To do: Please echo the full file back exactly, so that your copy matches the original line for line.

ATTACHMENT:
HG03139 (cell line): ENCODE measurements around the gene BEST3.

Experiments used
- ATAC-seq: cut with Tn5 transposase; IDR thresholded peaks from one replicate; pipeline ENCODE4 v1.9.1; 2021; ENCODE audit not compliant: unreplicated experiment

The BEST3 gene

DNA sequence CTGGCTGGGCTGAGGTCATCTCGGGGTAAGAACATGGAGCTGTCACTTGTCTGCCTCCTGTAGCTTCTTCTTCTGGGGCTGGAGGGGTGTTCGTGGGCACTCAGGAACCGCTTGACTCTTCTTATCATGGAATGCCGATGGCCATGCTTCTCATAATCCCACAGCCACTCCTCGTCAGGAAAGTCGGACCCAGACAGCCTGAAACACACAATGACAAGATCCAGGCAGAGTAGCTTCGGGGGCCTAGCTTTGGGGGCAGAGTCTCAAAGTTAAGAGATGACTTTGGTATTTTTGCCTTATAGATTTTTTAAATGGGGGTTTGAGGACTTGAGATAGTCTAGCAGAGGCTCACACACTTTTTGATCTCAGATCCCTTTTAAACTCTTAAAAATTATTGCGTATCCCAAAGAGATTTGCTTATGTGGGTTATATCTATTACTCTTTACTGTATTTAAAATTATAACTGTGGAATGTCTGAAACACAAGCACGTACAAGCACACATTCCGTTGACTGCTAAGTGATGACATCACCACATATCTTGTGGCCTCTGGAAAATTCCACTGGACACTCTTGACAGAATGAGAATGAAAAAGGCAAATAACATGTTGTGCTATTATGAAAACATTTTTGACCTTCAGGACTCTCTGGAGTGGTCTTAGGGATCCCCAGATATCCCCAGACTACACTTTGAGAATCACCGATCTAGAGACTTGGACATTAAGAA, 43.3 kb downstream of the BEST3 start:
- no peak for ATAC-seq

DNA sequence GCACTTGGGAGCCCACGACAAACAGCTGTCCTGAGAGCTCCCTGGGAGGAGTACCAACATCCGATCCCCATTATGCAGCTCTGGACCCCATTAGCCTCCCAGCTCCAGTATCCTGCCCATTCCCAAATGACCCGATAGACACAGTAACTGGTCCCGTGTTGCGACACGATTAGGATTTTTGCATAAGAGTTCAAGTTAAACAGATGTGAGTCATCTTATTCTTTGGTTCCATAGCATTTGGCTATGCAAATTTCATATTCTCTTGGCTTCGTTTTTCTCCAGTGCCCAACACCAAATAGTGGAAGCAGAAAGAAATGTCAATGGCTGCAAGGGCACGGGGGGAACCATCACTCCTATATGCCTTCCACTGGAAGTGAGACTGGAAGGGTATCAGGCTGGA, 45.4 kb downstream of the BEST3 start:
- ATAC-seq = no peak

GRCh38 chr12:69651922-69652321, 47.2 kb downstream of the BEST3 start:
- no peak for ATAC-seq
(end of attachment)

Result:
HG03139 (cell line): ENCODE measurements around the gene BEST3.

Experiments used
- ATAC-seq: cut with Tn5 transposase; IDR thresholded peaks from one replicate; pipeline ENCODE4 v1.9.1; 2021; ENCODE audit not compliant: unreplicated experiment

The BEST3 gene

DNA sequence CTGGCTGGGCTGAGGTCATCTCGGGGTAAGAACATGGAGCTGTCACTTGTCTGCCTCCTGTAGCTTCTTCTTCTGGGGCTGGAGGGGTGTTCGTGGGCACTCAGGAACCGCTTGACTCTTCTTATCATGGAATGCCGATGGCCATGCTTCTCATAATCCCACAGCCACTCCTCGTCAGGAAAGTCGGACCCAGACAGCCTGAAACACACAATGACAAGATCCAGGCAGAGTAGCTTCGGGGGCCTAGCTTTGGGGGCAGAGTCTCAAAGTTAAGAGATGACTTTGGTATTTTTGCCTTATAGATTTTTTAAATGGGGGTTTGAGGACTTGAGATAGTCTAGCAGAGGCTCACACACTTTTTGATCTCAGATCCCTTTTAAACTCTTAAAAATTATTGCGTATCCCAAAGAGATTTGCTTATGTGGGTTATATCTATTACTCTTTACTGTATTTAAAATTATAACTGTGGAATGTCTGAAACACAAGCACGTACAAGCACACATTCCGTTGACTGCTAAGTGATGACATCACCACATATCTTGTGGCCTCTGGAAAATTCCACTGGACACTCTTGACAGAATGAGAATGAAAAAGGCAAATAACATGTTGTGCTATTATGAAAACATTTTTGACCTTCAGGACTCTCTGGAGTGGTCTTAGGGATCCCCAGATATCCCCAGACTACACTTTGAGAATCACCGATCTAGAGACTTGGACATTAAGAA, 43.3 kb downstream of the BEST3 start:
- no peak for ATAC-seq

DNA sequence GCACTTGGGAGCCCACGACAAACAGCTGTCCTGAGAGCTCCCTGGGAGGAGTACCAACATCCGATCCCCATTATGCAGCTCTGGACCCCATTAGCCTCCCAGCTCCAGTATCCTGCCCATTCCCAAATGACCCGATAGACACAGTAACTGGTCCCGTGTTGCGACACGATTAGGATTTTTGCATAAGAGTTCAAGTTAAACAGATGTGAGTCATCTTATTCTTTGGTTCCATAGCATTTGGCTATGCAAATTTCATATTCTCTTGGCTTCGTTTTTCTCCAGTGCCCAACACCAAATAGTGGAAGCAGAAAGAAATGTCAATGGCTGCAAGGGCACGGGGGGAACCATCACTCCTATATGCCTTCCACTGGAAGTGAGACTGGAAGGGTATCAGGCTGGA, 45.4 kb downstream of the BEST3 start:
- ATAC-seq = no peak

GRCh38 chr12:69651922-69652321, 47.2 kb downstream of the BEST3 start:
- no peak for ATAC-seq